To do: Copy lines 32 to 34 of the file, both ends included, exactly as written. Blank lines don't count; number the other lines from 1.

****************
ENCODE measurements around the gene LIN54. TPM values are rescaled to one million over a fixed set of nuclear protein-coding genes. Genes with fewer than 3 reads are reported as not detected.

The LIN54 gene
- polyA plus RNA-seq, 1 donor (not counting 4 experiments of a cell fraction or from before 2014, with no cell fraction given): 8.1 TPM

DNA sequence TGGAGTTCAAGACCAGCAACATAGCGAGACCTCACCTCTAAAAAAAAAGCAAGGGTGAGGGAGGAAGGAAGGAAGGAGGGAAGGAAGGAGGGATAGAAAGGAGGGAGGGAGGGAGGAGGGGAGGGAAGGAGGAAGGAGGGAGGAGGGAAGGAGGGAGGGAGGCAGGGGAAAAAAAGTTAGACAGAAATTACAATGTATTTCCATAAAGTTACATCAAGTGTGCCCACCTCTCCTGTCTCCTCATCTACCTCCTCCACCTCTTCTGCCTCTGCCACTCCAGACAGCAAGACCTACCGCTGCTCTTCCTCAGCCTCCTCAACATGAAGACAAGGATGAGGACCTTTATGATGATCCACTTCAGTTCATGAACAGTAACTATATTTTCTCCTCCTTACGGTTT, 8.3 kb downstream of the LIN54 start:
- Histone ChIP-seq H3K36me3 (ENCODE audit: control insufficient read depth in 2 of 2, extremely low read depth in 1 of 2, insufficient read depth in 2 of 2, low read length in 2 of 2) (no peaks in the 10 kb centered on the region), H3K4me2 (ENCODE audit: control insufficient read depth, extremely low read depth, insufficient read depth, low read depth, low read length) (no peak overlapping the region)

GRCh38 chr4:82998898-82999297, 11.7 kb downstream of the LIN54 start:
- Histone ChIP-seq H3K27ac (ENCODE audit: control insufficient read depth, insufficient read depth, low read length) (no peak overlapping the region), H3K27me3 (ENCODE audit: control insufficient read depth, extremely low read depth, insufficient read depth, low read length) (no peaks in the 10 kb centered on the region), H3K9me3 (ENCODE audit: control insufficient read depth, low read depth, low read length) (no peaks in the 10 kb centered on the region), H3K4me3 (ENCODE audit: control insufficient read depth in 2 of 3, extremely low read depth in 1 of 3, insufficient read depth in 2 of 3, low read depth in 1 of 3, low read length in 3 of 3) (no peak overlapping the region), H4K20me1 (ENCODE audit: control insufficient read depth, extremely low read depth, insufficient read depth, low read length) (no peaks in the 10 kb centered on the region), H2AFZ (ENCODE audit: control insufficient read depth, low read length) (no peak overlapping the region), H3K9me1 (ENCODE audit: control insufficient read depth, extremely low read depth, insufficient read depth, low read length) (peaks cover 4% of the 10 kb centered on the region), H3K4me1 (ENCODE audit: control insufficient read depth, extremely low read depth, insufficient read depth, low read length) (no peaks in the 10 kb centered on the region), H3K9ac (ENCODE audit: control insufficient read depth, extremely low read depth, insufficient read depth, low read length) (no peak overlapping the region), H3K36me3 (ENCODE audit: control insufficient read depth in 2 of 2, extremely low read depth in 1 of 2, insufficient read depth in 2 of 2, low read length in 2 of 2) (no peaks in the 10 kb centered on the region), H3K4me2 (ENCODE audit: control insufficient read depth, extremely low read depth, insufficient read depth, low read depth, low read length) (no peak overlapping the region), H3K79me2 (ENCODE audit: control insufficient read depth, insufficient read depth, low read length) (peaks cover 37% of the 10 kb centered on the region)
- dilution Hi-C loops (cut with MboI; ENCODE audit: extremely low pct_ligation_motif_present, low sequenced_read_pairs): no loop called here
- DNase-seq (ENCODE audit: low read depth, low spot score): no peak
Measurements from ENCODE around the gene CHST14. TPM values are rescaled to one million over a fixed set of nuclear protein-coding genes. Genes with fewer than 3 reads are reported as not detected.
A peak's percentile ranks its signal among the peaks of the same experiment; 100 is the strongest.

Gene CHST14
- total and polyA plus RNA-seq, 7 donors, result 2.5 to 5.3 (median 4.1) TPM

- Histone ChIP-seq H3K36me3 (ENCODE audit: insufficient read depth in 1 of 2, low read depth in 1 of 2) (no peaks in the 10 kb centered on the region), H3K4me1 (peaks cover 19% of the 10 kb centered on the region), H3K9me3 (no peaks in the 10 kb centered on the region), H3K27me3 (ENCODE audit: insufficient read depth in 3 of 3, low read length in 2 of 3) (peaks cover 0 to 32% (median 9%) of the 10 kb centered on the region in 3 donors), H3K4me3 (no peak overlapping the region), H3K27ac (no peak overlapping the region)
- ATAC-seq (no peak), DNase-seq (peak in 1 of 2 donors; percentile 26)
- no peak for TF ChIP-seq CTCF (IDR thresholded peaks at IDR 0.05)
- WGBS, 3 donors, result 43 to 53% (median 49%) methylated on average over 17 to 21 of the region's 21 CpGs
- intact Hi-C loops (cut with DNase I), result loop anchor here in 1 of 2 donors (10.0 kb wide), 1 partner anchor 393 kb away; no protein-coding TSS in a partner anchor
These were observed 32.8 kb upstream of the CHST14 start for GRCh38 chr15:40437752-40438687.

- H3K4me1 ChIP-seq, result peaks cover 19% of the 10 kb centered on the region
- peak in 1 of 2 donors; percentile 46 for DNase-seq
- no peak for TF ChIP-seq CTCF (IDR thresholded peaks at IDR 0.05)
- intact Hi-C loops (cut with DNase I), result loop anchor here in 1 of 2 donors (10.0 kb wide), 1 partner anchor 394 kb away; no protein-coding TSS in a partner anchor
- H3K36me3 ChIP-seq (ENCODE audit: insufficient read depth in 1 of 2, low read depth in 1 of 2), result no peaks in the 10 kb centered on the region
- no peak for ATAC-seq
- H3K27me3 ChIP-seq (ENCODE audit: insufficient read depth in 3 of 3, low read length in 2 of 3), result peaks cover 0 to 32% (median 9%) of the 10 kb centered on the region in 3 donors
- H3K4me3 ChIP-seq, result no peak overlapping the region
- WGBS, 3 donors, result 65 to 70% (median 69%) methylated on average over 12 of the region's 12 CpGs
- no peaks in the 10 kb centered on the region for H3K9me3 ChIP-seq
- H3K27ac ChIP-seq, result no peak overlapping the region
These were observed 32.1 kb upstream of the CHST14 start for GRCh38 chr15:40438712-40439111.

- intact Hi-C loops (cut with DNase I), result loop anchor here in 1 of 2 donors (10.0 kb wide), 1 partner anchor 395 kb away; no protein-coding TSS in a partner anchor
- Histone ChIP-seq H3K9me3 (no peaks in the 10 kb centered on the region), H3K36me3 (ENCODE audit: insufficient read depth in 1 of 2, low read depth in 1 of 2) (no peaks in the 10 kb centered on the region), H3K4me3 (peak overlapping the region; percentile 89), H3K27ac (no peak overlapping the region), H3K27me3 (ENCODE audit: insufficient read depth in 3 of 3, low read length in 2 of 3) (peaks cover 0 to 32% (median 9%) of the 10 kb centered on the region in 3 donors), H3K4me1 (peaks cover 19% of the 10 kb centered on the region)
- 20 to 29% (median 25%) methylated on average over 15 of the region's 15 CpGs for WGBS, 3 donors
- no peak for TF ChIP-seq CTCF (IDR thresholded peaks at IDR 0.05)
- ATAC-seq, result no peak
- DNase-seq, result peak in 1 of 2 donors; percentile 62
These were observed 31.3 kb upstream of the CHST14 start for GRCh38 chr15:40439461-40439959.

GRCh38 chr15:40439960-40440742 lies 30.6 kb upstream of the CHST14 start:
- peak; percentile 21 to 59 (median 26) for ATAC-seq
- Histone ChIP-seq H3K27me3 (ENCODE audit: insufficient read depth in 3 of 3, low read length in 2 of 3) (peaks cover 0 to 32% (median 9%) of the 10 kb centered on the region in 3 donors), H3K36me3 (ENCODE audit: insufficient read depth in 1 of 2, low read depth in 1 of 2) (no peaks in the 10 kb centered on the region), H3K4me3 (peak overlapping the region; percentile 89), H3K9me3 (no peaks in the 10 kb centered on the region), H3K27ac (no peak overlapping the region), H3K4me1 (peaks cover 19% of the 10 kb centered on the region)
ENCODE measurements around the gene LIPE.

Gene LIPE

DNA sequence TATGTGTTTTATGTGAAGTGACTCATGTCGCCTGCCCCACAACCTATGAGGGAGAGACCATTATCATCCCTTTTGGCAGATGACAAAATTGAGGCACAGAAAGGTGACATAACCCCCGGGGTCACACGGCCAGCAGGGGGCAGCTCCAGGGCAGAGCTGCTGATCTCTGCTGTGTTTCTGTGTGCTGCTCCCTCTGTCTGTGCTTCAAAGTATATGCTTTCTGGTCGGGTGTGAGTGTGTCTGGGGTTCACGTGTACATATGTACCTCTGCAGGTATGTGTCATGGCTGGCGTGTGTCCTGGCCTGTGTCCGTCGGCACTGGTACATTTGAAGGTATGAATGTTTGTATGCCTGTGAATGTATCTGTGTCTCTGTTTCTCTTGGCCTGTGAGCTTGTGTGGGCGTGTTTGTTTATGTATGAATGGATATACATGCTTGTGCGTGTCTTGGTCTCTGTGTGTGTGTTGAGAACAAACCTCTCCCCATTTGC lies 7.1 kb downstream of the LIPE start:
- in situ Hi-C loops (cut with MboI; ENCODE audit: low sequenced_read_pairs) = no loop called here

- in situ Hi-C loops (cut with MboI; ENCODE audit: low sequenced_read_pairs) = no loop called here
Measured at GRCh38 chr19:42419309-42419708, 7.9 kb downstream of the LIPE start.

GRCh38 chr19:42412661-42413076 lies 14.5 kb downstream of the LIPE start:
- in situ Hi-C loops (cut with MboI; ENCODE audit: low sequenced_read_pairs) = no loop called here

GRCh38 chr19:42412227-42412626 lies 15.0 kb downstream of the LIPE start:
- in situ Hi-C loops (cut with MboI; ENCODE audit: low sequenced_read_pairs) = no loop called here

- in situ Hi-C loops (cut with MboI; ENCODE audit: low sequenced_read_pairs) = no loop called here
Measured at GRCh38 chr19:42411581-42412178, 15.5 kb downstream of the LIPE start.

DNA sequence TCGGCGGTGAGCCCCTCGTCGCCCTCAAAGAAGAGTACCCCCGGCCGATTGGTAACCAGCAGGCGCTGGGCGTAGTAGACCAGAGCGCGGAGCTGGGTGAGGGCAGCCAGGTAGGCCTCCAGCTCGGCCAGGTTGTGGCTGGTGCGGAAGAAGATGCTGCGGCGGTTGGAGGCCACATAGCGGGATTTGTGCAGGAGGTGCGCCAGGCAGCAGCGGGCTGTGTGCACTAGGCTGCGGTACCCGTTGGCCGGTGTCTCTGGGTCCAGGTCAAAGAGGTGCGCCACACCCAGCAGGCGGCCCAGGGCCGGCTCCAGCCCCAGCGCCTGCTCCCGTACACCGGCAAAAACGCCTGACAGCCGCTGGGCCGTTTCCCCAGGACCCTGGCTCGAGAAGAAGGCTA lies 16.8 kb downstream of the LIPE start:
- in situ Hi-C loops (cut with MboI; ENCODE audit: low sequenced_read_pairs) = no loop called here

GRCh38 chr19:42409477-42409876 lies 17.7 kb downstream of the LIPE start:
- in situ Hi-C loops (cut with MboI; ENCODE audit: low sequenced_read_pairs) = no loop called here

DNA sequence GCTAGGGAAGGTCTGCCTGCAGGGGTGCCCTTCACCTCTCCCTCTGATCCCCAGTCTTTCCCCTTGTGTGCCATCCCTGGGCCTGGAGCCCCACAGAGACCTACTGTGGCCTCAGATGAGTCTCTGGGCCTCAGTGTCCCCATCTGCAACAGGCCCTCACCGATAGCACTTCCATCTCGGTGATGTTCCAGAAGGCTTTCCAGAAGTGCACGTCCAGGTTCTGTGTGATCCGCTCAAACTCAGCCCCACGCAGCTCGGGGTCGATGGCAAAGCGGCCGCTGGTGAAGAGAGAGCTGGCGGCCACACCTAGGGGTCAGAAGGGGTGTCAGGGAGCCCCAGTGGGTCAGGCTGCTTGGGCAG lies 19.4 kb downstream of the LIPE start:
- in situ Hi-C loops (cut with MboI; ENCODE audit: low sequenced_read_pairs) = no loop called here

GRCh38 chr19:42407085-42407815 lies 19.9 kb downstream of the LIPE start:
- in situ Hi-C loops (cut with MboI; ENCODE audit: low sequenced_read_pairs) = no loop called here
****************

- intact Hi-C loops (cut with DNase I), result loop anchor here in 1 of 2 donors (10.0 kb wide), 1 partner anchor 395 kb away; no protein-coding TSS in a partner anchor
- Histone ChIP-seq H3K9me3 (no peaks in the 10 kb centered on the region), H3K36me3 (ENCODE audit: insufficient read depth in 1 of 2, low read depth in 1 of 2) (no peaks in the 10 kb centered on the region), H3K4me3 (peak overlapping the region; percentile 89), H3K27ac (no peak overlapping the region), H3K27me3 (ENCODE audit: insufficient read depth in 3 of 3, low read length in 2 of 3) (peaks cover 0 to 32% (median 9%) of the 10 kb centered on the region in 3 donors), H3K4me1 (peaks cover 19% of the 10 kb centered on the region)
- 20 to 29% (median 25%) methylated on average over 15 of the region's 15 CpGs for WGBS, 3 donors